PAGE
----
The legislation could provide a framework for other countries looking to address platforms’ dominant position.
Australia’s parliament passed landmark legislation on Thursday requiring global technology giants to pay for the news content shared on their platforms, in a move that is being closely watched around the world.
The law was passed after a last-gasp deal that watered down binding rules Facebook and Google had fiercely opposed and which last week prompted Facebook to remove all news from its Australian platform.
“The code will ensure that news media businesses are fairly remunerated for the content they generate, helping to sustain public-interest journalism in Australia,” Treasurer Josh Frydenberg and Communications Minister Paul Fletcher said in a joint statement. The rules will be reviewed after a year.
Google will now pay for news content that appears on its Showcase product and Facebook is expected to pay providers who appear on its News product, which is to be rolled out in Australia later this year.
Regulators had accused the companies, who dominate online advertising, of draining cash away from traditional news organisations while using their content for free.
The law was developed after extensive analysis from Australia’s anti-trust regulator and almost three years of public consultation and could offer encouragement to countries such as Britain and Canada which are planning similar laws.
Big technology firms had fiercely opposed the legislation, fearing it would threaten their business models.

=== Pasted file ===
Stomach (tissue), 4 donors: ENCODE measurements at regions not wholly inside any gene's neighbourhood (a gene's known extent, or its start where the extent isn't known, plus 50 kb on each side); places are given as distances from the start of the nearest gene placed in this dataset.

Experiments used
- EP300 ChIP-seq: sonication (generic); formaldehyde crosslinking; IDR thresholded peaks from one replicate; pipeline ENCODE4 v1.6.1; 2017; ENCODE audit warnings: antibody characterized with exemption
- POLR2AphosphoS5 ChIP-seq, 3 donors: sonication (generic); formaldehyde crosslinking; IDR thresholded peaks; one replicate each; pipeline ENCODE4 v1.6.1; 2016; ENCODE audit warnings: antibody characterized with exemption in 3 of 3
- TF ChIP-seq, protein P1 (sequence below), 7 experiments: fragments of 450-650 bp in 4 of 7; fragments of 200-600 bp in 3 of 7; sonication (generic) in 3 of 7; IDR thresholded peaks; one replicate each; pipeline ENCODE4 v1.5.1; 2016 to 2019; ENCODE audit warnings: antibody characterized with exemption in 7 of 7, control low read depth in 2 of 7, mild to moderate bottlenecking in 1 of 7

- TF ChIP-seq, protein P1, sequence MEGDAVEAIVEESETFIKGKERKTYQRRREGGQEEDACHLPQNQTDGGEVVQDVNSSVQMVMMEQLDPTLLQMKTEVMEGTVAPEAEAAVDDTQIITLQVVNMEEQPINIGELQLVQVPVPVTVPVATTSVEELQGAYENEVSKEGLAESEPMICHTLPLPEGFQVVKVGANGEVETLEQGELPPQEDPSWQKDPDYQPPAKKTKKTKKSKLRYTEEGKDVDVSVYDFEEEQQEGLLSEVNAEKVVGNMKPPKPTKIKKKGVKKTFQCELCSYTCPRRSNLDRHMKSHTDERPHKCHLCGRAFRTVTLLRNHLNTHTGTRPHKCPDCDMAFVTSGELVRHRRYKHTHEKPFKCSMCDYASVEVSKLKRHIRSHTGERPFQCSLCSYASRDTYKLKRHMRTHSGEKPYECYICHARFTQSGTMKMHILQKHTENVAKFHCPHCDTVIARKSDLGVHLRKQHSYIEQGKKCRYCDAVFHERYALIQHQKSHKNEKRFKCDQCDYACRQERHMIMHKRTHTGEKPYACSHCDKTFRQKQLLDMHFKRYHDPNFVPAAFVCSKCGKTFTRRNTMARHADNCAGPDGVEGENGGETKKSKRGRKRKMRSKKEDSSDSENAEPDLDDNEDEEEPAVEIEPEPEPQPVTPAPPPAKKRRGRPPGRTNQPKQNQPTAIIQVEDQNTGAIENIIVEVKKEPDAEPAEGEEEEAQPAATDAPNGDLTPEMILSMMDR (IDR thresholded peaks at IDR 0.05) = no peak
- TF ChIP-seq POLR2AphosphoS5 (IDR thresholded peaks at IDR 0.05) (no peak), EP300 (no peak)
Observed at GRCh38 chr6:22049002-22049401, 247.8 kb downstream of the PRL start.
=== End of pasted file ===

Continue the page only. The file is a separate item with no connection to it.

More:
In particular, the companies objected to rules that made negotiations with media companies mandatory and gave an independent Australian arbiter the right to impose a monetary settlement.
That prospect was dramatically reduced by the last-minute amendments.
“Importantly, the code encourages parties to undertake commercial negotiations outside the code and the government is pleased to see progress by Google and more recently Facebook in reaching commercial arrangements with Australian news media businesses,” Frydenberg said.
Google was also keen to avoid creating a precedent that platforms should pay anyone for links, something that could make their flagship search engine unworkable.
Facebook had initially claimed being forced to pay for news was not worth it and that publishers shared content on the platform voluntarily.
The two companies now have an additional two months to reach further agreements with news organisations and avoid binding arbitration.
Google has already brokered deals worth millions of dollars with local media companies, including the two largest: Rupert Murdoch’s News Corp and Nine Entertainment.
Facebook, which made a net profit of $29bn last year, announced its first proposed deal with an Australian media company, Seven West, on Tuesday.
Facebook and Google have each said they will invest about $1bn each in news around the world over the next three years.
Critics of the law say it punishes innovative companies and amounts to a money-grab by politically connected, traditional media notably News Corp, which dominates the industry in Australia, and the United Kingdom and operates Fox News in the United States.
Nick Clegg, the head of global affairs for Facebook and a former deputy prime minister in the UK, on Thursday said the original draft of the law would have forced Facebook to pay “potentially unlimited amounts of money to multinational media conglomerates under an arbitration system that deliberately misdescribes the relationship between publishers and Facebook”.
Thousands of journalism jobs and dozens of news outlets have been lost in Australia alone over the past 10 years as advertising revenue went digital.
For every $100 spent by Australian advertisers today, $49 goes to Google and $24 to Facebook, according to the country’s competition watchdog.